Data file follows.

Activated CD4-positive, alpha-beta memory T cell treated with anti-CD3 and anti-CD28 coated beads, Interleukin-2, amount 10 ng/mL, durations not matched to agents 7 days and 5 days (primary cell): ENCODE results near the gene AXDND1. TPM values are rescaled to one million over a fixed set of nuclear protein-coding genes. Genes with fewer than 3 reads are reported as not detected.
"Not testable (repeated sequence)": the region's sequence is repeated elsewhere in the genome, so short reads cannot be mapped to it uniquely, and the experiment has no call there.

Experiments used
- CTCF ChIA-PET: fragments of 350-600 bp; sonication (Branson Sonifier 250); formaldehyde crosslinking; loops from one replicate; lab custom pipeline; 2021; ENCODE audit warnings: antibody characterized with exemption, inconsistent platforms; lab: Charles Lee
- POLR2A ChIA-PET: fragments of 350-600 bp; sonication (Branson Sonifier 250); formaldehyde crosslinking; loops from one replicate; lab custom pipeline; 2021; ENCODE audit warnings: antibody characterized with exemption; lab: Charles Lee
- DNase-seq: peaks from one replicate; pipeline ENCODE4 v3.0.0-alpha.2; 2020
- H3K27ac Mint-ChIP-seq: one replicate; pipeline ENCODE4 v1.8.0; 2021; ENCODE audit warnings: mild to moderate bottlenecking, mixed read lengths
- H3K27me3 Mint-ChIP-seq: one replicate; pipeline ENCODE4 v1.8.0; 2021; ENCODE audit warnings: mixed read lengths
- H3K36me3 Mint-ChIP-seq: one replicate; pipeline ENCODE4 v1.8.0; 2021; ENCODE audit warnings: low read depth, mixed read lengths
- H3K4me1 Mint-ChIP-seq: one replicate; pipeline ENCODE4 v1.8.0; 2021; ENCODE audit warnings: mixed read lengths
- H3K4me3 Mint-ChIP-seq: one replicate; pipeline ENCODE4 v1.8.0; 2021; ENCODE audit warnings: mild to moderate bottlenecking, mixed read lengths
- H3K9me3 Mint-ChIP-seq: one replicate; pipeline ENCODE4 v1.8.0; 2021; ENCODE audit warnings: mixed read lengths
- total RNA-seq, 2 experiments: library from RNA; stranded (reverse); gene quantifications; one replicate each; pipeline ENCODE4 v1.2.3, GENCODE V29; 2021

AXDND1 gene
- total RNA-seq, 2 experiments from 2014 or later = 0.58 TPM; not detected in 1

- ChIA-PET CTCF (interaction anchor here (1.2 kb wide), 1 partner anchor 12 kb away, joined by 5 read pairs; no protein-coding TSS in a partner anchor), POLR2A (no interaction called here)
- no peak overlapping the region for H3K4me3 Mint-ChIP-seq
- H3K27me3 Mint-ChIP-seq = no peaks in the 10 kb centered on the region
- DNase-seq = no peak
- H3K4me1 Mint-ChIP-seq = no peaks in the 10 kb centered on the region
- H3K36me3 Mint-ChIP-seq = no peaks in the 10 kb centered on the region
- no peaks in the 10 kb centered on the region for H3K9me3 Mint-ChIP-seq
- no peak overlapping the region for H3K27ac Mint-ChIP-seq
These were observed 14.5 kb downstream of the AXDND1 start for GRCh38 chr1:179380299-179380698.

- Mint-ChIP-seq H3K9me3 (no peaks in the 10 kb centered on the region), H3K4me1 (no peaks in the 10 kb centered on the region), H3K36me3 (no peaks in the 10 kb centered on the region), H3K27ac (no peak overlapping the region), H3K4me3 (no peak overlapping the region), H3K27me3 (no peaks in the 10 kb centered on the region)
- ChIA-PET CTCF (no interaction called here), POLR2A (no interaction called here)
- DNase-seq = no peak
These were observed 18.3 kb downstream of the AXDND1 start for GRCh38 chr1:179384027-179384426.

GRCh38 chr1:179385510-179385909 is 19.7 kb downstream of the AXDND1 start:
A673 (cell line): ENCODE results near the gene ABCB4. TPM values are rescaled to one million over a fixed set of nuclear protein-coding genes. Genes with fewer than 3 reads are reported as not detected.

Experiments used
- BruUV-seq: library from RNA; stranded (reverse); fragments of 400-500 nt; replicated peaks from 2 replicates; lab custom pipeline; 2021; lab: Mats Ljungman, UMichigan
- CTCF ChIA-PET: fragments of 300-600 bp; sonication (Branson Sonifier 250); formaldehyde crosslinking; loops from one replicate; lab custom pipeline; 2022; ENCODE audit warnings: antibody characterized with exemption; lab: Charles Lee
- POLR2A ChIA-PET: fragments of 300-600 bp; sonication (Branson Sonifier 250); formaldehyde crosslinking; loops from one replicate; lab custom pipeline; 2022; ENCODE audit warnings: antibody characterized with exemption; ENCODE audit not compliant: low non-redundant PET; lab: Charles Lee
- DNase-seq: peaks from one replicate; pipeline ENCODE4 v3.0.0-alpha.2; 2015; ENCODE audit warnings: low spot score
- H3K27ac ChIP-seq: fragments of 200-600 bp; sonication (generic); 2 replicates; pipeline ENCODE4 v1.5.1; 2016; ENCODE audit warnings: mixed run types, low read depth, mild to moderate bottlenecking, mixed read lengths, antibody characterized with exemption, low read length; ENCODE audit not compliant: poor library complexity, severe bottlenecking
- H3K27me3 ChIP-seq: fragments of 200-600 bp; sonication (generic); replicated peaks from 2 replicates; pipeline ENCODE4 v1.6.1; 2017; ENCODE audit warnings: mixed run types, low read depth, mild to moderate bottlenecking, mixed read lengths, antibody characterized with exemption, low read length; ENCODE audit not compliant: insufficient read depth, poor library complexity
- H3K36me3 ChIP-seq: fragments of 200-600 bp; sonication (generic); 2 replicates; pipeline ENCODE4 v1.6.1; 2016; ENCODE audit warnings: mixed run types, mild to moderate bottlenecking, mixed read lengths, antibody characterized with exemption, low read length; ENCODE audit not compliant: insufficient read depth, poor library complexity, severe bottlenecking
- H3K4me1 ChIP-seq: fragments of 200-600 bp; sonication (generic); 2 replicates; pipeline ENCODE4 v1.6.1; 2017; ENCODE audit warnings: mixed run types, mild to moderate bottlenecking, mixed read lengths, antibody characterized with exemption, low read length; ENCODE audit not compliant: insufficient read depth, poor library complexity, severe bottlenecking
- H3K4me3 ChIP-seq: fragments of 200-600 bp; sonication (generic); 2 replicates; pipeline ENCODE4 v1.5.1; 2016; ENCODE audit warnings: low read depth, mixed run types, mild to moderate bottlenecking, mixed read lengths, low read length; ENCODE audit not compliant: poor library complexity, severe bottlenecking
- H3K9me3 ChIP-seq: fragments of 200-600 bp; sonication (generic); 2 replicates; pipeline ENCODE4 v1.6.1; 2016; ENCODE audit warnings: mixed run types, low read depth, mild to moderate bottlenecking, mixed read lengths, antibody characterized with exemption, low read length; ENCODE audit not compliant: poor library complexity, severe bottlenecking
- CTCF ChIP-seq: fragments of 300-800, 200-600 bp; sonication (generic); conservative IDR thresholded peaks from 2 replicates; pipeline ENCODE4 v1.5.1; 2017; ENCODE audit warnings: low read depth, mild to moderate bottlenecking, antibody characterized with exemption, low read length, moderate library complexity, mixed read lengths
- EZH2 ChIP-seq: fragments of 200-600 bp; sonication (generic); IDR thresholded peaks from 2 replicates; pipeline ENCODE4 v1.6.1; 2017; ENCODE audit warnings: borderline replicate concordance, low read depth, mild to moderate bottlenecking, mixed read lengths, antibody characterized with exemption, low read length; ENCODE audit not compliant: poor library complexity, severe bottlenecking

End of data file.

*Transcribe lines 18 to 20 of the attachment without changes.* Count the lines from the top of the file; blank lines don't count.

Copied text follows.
- H3K27me3 Mint-ChIP-seq = no peaks in the 10 kb centered on the region
- DNase-seq = no peak
- H3K4me1 Mint-ChIP-seq = no peaks in the 10 kb centered on the region